Reviewed by Ian Lipke
Making up my mind just where to begin an analysis of this book was a challenge. It is the first book in a new series, it has a setting that reeks privilege with school characters who have long lost touch with the ordinary man in the street, it has an obnoxious lead detective who is indeed no fool, a fraught relationship between detective and son, and an odd relationship between the detective and his superiors who, for reasons unknown at first, are cutting him a lot of slack. Then there is the muscular prose of the writer that I like a great deal.
The book’s opening is dramatic enough. A teacher, standing at his window, is shot to death. Detective Cardilini is assigned the case, having been told that the death was an accident probably caused by roo shooters firing from an adjacent paddock. Cardilini’s immediate boss is at pains to ensure that Cardilini will bring in the expected findings. He is outspoken in telling his detective that their chief and the Deputy Commissioner both attended the school.
Detective Cardilini, whose son Paul is in trouble with the law, has an unusual relationship with his son. Paul blames his father for the death of his mother, and finds it difficult interacting in a normal way with the untidy overweight, drunken sot that is his father. We are well into the book before he realizes that his father is trying to turn his life around. In the meantime, pressure at home runs into more pressure as the school principal Dr Braun pushes for a finding of accidental death. This is where Jeffreys shows his writing skills. In situations such as these it is easy to overwrite, to make the principal more remote or powerful than he needs to be. Dr Braun did not become principal of an Ivy League school without knowing ways to handle awkward situations. Braun changes very little; it is his Deputy Principal Robson who changes from an obstructionist to become a support for Cardilini’s investigation.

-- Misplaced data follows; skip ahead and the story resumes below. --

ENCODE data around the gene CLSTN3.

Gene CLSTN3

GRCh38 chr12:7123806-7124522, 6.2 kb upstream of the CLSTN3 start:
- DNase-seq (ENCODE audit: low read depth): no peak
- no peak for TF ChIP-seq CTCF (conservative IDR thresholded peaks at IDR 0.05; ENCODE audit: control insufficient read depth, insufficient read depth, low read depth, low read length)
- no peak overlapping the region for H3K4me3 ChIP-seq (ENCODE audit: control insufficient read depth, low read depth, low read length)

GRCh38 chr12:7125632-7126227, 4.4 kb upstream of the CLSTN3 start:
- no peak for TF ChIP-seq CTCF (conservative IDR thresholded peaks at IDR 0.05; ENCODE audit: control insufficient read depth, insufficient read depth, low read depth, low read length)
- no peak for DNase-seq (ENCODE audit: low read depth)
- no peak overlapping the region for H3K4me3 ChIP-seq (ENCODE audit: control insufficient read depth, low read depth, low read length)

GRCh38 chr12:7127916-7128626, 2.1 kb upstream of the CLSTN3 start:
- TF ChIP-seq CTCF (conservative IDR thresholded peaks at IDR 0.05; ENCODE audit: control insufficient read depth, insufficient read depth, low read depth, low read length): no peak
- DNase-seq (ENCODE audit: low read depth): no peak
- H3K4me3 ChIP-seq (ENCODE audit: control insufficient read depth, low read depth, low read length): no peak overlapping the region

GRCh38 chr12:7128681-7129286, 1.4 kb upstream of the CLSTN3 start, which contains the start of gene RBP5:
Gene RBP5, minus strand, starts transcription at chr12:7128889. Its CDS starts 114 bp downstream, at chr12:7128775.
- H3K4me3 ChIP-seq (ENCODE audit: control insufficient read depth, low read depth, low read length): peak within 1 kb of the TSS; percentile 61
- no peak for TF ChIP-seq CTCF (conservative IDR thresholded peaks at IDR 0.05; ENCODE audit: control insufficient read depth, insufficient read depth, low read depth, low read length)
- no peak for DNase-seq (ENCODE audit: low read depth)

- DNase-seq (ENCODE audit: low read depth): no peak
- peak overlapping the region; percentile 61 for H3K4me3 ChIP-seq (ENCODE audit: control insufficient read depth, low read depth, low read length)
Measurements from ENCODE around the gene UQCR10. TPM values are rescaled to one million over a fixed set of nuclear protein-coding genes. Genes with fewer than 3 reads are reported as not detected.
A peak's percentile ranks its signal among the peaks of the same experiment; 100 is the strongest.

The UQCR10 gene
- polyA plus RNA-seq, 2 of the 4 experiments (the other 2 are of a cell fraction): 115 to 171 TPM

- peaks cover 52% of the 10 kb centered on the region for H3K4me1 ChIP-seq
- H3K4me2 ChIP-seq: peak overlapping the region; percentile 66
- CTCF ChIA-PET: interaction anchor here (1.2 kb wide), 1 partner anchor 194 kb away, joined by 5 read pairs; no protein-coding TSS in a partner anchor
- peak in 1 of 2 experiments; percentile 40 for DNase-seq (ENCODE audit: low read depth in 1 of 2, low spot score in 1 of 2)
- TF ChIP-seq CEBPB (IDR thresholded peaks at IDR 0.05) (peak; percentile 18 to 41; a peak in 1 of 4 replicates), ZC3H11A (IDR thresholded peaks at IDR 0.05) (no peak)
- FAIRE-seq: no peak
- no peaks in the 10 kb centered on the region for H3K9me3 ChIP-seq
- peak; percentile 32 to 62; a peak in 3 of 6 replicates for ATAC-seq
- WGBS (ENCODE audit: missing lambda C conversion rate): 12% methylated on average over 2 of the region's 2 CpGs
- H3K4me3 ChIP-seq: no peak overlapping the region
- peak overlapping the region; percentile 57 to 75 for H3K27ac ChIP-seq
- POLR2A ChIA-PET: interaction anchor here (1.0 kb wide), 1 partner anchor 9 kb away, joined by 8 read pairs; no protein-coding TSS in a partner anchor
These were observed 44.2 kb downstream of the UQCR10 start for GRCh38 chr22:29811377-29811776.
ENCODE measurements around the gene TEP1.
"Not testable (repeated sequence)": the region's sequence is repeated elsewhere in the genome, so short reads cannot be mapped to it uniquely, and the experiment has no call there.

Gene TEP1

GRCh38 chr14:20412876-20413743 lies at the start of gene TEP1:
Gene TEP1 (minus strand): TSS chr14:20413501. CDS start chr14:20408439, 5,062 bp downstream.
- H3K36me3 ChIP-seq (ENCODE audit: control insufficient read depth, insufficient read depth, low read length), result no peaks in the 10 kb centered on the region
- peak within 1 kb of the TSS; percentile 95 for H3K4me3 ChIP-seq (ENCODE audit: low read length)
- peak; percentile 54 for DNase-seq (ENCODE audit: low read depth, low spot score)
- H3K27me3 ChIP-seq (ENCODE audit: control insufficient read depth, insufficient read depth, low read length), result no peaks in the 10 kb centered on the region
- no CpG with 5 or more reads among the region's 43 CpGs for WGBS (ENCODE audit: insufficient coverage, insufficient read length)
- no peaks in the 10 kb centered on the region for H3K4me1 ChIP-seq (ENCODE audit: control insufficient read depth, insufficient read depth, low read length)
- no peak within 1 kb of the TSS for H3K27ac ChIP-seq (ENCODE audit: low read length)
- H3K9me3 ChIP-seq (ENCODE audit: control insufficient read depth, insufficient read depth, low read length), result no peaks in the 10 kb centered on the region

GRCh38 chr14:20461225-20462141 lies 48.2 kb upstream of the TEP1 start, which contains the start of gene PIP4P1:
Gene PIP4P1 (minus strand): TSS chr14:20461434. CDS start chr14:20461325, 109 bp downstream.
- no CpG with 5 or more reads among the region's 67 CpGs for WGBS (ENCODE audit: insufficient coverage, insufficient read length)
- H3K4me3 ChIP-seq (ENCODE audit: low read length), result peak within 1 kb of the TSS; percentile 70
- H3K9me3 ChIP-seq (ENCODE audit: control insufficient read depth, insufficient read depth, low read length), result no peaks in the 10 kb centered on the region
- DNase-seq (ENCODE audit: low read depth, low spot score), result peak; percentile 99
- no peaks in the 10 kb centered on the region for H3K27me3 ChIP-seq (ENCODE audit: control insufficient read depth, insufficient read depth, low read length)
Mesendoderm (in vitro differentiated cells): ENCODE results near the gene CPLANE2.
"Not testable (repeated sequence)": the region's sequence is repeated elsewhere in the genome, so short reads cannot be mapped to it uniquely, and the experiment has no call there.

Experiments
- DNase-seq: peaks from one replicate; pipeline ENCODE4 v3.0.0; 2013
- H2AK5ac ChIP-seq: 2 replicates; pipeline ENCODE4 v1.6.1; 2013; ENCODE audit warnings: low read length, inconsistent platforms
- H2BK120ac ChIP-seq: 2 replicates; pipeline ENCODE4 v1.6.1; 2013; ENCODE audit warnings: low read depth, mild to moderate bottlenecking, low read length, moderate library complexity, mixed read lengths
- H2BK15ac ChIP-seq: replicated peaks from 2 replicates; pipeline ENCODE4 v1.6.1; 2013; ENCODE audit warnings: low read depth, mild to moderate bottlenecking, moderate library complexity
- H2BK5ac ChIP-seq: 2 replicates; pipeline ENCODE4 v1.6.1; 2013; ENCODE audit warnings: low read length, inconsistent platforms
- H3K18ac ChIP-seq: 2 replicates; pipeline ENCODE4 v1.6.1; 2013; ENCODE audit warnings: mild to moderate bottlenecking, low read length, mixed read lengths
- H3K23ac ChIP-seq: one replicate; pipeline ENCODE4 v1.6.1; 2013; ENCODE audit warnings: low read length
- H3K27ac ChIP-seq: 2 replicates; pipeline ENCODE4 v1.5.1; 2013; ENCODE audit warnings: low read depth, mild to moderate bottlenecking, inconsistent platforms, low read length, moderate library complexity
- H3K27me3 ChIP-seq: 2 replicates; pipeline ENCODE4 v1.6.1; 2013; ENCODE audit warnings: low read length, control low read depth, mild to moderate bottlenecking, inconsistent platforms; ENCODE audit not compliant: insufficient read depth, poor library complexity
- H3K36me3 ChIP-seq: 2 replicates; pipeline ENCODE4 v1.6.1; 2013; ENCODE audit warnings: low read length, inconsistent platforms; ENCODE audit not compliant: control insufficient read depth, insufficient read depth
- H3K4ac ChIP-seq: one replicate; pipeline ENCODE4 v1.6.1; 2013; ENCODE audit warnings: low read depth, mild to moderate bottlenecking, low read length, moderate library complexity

There is much crammed into this novel. The characters are odd from the time the story begins. The pedophile master that nobody would speak ill of, the frightened boy who is clearly one of the pedophile’s victims, the very odd senior boy Carmody who has through means unidentified gained overwhelming influence in the school. There is a character named Salt who is attached to Cardilini’s investigation, who appears to hold the rank of sergeant, but whose real purpose is kept obscured.
The writer’s prose is clear, objective and strong. His presentation methods are downright sloppy. Chief among these is the untoward use of italic script. The expected development of the plot is not standard and, while the situations were regular enough, it was the writer’s habit of jumping all over the place that kept me on edge. This issue of structure stems, I am sure, from having too many bits of information within the storyline. The story is incident-packed and character-heavy. The characters, especially the lead players, have too much going on in their lives. To sum up, I would judge that the book is just too busy.
The author, Robert Jeffreys is an interesting man in his own right. He has knocked about a bit. Actor, teacher, builder, labourer, cleaner, real estate agent, personal security agent and playwright is a full resume in any man’s books. He has written radio plays, won awards for them, and published an anthology of original verse. Man at the Window is his first novel. With such a resume it is expected that additional titles in this series can only become more refined and structured more fluidly by a writer in control of his product.
Man at the Window
By Robert Jeffreys